- conceptual knowledge – referring to the interrelationships between the basic elements within a larger structure, e.g. classifications, categories, models and theories;
- procedural knowledge – giving theoretical insight on how to do something, e.g. step-by-step guides, techniques, methods, conflict mapping and conflict analysis.
- Strategic knowledge – consisting e.g. out of identifying and conveying best practices and lessons learned from the field;
- and self-knowledge – that is, consciousness about one’s biases, personal capabilities, strengths and weaknesses.
- Additionally, we want to stress that training should adequately convey the relevance of a local dimension to knowledge for effective and locally owned peacebuilding. Such local knowledge includes factual and procedural knowledge, but of course also language skills and cultural understanding. In this context, our interviewee (NGO Director Afghanistan) utters concern about the UN’s and foreign government’s ignorance of local capacities and knowledge. This criticism goes way beyond training, as it addresses the usefulness of deploying international staff for local peacebuilding. Yet, training can be used to at least adequately prepare the international staff to value and acquire local knowledge as well as effectively make use of it. In turn, this can mean that a head of mission employs more local staff or involves more locals in project planning.Having viewed the three pillars of the ASK model separately it becomes clear that they are very suitable to build the basis for a consistent and profound CPPB training when applied in conjunction, as they mutually support each other’s effectiveness.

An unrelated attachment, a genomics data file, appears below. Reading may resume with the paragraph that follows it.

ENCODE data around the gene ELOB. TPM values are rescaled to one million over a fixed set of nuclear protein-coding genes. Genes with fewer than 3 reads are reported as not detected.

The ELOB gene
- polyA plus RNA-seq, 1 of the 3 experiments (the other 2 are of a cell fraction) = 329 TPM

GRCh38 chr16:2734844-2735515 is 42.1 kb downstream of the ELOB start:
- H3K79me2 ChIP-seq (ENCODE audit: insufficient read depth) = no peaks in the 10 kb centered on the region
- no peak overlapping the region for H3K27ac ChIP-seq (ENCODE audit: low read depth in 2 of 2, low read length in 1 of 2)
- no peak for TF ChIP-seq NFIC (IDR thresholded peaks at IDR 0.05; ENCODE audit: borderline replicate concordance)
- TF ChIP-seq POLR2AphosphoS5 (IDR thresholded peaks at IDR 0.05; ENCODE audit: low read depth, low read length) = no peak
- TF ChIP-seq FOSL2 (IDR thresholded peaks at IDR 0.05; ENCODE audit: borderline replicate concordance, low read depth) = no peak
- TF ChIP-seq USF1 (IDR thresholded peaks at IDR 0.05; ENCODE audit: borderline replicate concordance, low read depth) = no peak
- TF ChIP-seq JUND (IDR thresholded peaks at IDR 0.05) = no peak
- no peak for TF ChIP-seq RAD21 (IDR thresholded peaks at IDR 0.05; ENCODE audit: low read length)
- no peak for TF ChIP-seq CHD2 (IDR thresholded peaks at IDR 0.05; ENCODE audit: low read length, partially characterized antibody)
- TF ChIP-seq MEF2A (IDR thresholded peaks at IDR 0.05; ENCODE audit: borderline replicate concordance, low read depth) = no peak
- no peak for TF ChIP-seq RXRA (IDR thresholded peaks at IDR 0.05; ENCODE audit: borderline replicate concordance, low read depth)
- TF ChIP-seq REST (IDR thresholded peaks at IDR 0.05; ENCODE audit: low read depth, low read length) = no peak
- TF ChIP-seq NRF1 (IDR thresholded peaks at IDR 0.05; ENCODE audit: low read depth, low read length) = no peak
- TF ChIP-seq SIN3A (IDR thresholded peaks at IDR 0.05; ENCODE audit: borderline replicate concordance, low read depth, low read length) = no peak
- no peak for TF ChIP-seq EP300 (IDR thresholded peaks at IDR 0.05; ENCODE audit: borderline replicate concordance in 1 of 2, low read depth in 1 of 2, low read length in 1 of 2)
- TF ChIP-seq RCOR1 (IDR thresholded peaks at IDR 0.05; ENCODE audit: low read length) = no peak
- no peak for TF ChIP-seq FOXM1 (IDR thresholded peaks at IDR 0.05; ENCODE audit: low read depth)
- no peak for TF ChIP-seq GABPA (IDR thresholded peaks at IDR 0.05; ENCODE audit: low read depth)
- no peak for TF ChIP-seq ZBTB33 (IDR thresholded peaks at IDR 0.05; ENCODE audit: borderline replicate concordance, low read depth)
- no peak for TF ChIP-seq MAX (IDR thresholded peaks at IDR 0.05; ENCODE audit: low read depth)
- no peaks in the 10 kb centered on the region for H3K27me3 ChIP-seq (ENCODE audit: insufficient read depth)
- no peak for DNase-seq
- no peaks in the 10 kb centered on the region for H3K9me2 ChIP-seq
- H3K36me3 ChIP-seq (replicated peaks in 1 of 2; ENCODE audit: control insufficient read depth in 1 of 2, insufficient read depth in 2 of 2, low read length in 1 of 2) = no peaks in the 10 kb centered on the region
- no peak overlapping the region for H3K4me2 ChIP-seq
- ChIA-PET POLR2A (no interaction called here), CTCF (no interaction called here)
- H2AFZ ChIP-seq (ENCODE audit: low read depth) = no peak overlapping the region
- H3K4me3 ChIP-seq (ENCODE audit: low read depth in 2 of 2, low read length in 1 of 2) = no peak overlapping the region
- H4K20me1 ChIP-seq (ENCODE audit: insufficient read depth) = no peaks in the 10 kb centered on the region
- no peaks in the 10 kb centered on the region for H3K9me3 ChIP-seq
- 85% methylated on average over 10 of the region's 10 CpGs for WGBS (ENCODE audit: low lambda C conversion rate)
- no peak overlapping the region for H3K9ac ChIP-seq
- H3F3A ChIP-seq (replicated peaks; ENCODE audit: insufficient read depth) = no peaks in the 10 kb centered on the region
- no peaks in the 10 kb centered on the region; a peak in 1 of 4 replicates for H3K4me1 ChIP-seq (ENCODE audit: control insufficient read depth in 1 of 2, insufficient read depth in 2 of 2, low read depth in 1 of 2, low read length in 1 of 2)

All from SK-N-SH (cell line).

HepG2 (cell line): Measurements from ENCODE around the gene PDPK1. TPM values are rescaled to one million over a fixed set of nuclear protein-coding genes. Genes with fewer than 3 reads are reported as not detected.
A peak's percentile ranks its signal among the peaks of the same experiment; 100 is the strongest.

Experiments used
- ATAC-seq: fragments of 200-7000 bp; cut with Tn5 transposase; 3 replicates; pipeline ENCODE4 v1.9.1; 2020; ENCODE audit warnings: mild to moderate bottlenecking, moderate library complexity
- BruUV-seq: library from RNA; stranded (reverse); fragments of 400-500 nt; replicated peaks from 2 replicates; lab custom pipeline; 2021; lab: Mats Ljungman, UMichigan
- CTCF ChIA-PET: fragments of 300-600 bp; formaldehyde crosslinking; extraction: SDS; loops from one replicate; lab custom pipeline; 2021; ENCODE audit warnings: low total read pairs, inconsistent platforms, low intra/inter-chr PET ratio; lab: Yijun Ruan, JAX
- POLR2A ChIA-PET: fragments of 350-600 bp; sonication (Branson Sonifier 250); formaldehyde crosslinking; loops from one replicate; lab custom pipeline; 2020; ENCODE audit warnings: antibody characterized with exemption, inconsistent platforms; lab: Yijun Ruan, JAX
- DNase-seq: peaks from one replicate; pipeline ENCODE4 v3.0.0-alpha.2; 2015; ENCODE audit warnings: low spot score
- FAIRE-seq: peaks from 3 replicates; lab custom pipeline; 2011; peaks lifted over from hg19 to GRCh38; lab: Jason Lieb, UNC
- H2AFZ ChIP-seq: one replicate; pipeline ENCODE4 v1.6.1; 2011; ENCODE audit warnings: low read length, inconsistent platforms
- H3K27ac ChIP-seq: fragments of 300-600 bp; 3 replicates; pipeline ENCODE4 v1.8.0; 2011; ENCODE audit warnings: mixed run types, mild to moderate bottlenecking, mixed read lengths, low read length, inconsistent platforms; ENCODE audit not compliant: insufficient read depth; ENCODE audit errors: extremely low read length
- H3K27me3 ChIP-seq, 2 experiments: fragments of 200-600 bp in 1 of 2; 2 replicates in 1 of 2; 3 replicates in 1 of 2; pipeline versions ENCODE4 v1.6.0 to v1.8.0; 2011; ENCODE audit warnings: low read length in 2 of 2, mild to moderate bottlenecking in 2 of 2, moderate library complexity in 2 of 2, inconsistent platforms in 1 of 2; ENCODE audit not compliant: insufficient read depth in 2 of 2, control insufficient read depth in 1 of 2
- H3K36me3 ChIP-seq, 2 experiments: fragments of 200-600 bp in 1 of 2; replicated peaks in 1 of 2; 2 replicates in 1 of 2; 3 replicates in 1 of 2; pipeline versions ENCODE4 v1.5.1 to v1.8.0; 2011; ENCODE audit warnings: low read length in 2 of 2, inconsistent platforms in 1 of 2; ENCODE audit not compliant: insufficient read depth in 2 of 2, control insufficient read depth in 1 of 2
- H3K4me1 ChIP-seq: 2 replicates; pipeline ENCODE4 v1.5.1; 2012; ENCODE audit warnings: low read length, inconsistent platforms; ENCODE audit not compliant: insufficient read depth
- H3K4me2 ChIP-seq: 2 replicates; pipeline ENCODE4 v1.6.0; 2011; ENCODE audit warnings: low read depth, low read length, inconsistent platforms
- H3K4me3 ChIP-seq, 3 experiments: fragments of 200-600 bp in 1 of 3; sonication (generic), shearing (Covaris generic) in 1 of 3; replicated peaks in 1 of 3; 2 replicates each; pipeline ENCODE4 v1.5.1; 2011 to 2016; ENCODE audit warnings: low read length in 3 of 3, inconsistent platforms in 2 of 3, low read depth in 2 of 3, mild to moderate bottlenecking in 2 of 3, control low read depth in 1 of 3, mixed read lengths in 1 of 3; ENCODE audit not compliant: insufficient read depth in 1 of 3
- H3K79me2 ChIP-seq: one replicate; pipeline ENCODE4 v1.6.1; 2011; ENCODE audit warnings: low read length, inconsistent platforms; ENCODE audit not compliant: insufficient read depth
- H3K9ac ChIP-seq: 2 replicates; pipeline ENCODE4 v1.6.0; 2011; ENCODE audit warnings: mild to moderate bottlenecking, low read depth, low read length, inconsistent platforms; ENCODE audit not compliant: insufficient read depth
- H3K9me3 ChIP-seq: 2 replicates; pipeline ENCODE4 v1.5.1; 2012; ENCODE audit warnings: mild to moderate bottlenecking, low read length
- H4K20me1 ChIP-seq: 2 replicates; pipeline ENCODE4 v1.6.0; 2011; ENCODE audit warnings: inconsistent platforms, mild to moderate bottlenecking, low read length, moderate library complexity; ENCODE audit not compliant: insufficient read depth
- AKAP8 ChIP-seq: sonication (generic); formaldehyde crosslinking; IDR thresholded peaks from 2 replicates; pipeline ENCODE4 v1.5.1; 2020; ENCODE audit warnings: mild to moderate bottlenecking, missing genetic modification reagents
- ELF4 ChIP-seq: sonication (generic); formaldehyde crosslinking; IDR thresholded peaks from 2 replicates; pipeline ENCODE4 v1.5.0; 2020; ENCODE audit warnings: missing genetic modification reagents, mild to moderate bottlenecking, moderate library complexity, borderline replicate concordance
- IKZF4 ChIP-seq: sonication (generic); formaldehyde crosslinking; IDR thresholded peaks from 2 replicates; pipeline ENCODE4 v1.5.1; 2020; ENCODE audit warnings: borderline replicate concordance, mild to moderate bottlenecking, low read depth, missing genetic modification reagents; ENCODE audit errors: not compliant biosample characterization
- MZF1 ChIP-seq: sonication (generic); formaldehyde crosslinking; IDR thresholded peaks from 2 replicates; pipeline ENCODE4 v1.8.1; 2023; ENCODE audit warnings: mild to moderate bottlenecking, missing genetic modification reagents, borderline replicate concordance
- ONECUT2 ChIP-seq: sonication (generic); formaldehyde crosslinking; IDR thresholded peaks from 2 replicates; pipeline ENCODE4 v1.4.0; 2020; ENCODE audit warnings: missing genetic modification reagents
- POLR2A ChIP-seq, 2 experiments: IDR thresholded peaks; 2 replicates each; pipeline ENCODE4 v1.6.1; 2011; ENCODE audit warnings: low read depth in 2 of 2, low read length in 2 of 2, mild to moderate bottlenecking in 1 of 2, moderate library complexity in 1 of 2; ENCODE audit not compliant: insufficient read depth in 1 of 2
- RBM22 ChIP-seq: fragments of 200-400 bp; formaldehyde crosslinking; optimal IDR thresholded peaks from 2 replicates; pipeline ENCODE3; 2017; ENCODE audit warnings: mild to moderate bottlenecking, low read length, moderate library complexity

Reference: Krathwohl, D. R. (2002). A Revision of Bloom’s Taxonomy: An Overview. Theory Into Practice, 41(4), 212–218.
Reference: Savin-Baden, M., & Major, C. H. (2013). Qualitative Research: The Essential Guide to Theory and Practice. Abingdon: Routledge.